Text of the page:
R: We’re rolling this out in phases, but the goal is to help our channel partners create and effectively market profitable services around user support, user management and user productivity.  To help with user support, we’re offering special monthly pricing on LogMeIn’s remote support solution, LogMeIn Rescue + Mobile, giving them options to deliver higher margin services to support users and cloud app usage across personal or work PCs, Macs, smartphones and tablets. Partners will also have early access to AppGuru, LogMeIn’s cloud app management solution, giving them the ability to manage users and policies across cloud apps, no matter where they are accessed or used. In addition they will receive marketing support to help create and sell new managed services, access to LogMeIn’s product and development organizations to influence future channel product offerings, dedicated tech support to quickly resolve issues, and lastly, channel-specific education to accelerate ROI.

A second phase beginning later in 2013  will introduce a reseller program for LogMeIn’s popular collaboration and productivity app, as well as 3rd party cloud app management capabilities through a channel-focused version of LogMeIn’s new IT offering, AppGuru.

Interested in chatting with us about the LogMeIn Elevate program? We’ll be on the road at CompTIA ChannelCon, July 29-31 – stop by our booth if you’re attending!  To learn more information on the program, click here.

         

Your Dropbox Problem is Bigger than Dropbox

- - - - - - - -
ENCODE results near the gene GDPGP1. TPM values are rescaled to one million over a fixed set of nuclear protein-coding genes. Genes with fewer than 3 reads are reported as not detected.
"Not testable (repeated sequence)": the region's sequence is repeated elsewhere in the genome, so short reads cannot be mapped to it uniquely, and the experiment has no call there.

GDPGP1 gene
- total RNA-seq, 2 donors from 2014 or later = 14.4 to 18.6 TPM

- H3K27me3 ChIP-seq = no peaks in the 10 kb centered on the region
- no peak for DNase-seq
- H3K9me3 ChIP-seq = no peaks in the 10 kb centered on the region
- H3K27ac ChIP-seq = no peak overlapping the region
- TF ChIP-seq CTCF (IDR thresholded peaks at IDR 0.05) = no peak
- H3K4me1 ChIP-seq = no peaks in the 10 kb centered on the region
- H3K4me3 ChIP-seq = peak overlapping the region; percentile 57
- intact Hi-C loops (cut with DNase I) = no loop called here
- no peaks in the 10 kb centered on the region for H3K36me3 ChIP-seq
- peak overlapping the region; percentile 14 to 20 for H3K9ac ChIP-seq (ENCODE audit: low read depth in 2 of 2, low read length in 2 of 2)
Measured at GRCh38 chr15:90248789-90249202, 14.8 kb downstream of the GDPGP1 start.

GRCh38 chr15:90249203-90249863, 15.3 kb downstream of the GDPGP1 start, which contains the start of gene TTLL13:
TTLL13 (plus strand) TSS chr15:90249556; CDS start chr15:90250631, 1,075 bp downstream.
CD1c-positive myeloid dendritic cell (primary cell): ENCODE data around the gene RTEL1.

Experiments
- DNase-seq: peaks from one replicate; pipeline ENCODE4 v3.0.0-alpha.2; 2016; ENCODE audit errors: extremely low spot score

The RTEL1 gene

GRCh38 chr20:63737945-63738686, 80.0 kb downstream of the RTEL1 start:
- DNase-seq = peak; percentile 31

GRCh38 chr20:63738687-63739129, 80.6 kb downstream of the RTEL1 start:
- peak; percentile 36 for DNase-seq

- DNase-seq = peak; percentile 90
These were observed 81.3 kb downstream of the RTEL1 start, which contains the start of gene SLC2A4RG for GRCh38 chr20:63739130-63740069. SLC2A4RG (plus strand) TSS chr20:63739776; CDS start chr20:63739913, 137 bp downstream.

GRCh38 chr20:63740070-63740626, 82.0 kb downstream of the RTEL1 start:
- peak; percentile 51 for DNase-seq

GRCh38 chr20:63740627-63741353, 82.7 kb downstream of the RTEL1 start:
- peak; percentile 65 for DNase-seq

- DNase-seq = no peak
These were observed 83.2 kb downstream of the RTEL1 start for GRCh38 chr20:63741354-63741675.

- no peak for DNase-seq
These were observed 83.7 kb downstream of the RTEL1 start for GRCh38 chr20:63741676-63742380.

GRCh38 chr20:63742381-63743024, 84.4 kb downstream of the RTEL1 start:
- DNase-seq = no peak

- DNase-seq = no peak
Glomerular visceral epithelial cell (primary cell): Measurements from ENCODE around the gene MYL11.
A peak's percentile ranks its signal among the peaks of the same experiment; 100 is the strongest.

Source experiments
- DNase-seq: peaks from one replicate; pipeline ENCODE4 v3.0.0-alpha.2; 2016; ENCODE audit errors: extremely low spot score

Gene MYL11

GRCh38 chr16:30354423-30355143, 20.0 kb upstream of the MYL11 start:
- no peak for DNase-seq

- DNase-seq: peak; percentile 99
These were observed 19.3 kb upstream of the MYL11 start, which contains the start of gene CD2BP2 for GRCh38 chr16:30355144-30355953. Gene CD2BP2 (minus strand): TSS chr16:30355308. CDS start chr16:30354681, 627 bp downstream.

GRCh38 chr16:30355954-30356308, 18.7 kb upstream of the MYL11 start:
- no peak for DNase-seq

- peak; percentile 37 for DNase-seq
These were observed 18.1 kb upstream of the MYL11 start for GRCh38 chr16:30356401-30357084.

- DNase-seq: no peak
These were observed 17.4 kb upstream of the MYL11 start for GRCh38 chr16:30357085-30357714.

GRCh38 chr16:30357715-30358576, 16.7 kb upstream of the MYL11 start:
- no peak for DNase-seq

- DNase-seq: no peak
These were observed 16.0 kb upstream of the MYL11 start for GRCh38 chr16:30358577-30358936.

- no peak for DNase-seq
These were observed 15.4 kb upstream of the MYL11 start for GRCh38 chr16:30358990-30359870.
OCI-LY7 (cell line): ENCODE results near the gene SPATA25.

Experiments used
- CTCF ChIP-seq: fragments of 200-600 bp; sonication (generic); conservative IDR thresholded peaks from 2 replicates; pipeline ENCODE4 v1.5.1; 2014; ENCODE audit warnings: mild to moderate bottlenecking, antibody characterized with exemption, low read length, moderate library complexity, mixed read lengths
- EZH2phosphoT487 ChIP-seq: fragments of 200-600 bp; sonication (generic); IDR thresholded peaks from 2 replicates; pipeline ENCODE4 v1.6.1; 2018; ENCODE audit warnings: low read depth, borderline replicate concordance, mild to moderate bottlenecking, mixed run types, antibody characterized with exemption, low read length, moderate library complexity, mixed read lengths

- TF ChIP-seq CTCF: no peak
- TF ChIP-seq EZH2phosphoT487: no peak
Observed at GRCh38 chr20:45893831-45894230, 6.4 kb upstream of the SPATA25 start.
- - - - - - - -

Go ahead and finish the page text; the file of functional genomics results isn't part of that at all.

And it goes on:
fight the fudYet another cloud security scare story has been making the rounds. In this particular case, Chinese hackers targeted users by sharing a malicious file from free Dropbox accounts. While it wasn’t your traditional hack – Dropbox was not compromised and its users’ and customers’ data was never at risk — it was enough to trigger the usual slew of sensationalized stories in the press and it was enough FUD to make business leaders nervous.

Now that the dust has settled, how many IT professionals had to answer the question, “we use that app, so what are you doing to make sure we’re safe”? If you didn’t get asked this time, I’m sure it has happened before. If it hasn’t, it will. It’s an unfortunate inevitability.

The truth of the matter is that the problem here is bigger than Dropbox. Employees are using a number of cloud apps to collaborate, share sensitive information, and get stuff done, from more ‘consumerized’ apps like Dropbox and Evernote to super simple business apps like Trello and Basecamp. The characteristics of these employee-introduced apps represent a much larger issue, a much more disruptive trend that is forcing IT professionals to re-imagine what makes a great business app.

I think we can all agree that we’ve reached a point where employee introduced cloud apps are unavoidable in the workplace. They’re just too darn simple and useful, and the free-to-low-cost price tag certainly doesn’t hurt. But IT pros need a better way to monitor and understand what apps employees are using. This isn’t because they should be playing Big Brother or actively looking to block usage, but rather because they need to be better prepared to respond when these issues arise. And for the apps that businesses choose to endorse and use, there’s a need for robust controls that might help to avoid some of the stumbles and mitigate some inherent risks when using such apps.

For you IT pros out there, have you ever had to respond to the backlash such stories tend to create?  If so, how did you make your boss or business leaders feel at ease with your company’s approach/readiness?